Dr Shravan Verma first enrolled in Duke University in 2005 with a clear goal: To pursue his interest in using technology to impact medicine.
Said the 31-year-old, who is now a doctor: “I decided to pursue biomedical engineering alongside electrical engineering at Duke University for my undergraduate studies. At that time, I saw my studies as a gateway to working on the research and development of medical devices, which fascinated me.”
But instead of embarking on an engineering career after graduating with his Bachelor of Engineering in 2009, he continued on to Duke-NUS (National University of Singapore) Medical School the same year and graduated as a Doctor of Medicine in 2014.
Dr Shravan explained his decision to enrol in medical school: “Upon graduation, I realised that it was very important to have the knowledge, understanding and skills as a clinician to get to the root of some of the problems before working to solve them.”
IMPROVING THE WAY THINGS ARE DONE
After graduating from Duke-NUS Medical School, Dr Shravan spent four years practising medicine in various public hospitals in Singapore. During his rotation at the accident and emergency (A&E) department, he noticed non-emergency patients often make up more than half of the A&E cases.
“Instead of waiting in the A&E, these patients could have visited a polyclinic or general practitioner for their medical conditions. I started wondering if there was a way to distribute healthcare resources more efficiently,” said Dr Shravan, who cited his engineering training as a constant motivation to improve how things are done.
Still, it took a football injury for him to discover the solution to the problem. Unable to sleep one night from the pain caused by bursitis (the inflammation of fluid-filled sacs – known as bursae – that cushion our tendons and bones) in his shoulder, he began to analyse his situation.
He did not live near a 24-hour clinic, and he knew the nearest A&E department would have a long waiting time.
He then realised the answer: Mobile medicine.
“Instead of having patients travel to hospitals and wait there, we could use technology to enable skilled medical professionals to reach patients as soon as possible,” he recalled.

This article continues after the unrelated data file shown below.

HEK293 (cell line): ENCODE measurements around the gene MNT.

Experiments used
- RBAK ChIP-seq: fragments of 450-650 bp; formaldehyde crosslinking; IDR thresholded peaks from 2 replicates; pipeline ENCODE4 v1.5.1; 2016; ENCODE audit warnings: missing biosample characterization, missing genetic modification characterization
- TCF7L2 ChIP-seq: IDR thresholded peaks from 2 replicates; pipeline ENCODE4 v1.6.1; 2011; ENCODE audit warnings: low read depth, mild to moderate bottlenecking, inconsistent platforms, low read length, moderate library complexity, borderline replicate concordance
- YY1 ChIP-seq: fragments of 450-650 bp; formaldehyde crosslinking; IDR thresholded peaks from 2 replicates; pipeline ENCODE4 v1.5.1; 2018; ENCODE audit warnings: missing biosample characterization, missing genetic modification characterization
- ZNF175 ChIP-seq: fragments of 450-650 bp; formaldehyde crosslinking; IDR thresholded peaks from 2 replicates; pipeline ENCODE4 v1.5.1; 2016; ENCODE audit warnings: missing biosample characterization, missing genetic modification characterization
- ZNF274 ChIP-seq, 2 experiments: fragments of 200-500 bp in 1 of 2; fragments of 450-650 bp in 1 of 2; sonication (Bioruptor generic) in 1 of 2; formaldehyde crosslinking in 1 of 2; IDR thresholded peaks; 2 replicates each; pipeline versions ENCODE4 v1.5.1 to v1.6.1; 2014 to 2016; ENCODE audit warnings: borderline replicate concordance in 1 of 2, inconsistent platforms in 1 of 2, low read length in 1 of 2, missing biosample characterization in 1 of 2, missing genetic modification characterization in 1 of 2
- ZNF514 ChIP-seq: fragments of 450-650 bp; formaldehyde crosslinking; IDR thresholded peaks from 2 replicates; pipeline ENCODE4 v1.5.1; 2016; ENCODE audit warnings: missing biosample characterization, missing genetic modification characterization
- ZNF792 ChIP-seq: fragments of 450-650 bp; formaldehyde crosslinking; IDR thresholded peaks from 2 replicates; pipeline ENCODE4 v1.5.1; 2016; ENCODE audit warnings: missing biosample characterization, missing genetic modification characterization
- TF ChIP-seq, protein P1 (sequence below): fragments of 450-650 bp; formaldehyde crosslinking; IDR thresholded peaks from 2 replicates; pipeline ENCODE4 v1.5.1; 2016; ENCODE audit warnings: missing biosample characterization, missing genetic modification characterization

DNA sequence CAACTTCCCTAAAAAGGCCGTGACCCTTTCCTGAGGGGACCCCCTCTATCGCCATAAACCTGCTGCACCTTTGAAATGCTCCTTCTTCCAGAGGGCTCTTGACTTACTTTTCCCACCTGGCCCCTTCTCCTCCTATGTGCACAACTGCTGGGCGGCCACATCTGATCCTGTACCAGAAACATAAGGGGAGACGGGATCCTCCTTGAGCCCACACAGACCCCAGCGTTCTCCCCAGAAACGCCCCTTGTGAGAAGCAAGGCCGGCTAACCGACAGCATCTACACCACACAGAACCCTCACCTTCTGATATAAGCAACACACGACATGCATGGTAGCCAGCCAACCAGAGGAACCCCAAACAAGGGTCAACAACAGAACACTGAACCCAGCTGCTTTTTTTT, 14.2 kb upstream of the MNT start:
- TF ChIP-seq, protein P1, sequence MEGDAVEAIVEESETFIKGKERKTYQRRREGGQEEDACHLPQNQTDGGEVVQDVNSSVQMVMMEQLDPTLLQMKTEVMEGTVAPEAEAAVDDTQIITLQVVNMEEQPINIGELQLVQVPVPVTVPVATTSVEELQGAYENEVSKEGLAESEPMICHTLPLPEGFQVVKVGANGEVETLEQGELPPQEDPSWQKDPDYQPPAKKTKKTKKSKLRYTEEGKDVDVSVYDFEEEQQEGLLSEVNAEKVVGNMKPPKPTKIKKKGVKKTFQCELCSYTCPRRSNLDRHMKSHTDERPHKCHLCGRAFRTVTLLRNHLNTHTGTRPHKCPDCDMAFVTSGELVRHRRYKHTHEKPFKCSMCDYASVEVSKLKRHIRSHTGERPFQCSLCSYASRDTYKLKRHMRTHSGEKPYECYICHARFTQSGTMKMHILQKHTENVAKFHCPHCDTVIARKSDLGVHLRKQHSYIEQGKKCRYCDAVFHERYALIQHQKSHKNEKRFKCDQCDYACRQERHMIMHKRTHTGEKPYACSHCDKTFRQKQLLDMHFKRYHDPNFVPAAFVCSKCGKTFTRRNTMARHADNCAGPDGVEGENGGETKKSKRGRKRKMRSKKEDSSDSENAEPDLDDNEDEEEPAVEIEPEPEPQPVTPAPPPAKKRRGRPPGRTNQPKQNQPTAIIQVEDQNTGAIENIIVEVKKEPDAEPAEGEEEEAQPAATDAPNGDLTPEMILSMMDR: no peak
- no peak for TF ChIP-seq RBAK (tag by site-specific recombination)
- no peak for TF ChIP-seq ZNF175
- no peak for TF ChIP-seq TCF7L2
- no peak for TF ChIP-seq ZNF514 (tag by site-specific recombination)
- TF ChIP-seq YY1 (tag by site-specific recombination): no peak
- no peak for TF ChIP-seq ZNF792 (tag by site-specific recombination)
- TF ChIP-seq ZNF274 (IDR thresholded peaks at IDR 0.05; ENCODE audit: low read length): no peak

“My dream was to provide quick, convenient medical care for patients at any time of the day, so they wouldn’t need to visit the A&E for non-emergency cases like stomach flu and constipation.”
Dr Shravan went on to create Speedoc, an app that provides users the option of having a doctor pay them a house call at any hour. As the chief executive officer of Speedoc, his clinician skills ensure patient safety while his engineering skills let him push the boundaries of healthcare with his app.
LIGHTING THE FIRE
Dr Shravan credits his research experience at Duke-NUS for giving him the foundation to explore a different career path in healthcare technology.
“I benefited from Duke-NUS’ vibrant learning environment, which combines the medical and research training of Duke University in North Carolina with the excellent resources at Duke-NUS. The rich resources and mentorship from healthcare experts just across the School at SingHealth, were also always available. And all these aspects made a huge impact and difference,” he said.
“In my third year, I had an opportunity to do research on cardio-electrophysiology, allowing me to explore beyond clinical medicine. This lit a fire within me, and made me realise that the medical field was so much more than it was generally perceived to be.”
Besides exciting academic opportunities, he said that Duke-NUS was a rich source of “great mentors”.
“I benefited greatly from the university’s network of professors, who selflessly mentored me. They gave me invaluable medical advice to increase patient safety at Speedoc by weighing in with their clinical judgment.”
DREAM BIG AND WORK WITH OTHERS
Dr Shravan also attends Duke-NUS alumni gatherings, where he networks with the “movers and shakers of Singapore’s medical community”.
Now a Duke-NUS alumnus himself, he mentors current students on innovation and entreprenuership.
“Healthcare is very complex and there are a lot of challenges facing it,” he said.
“Improvements can only be made when passionate people become actively involved in shaping and moulding it to benefit the patients. There are a lot of resources available to be utilised – don’t be afraid to ask for help, mentorship, guidance and advice along the way.”
Find out more about Duke-NUS admissions here.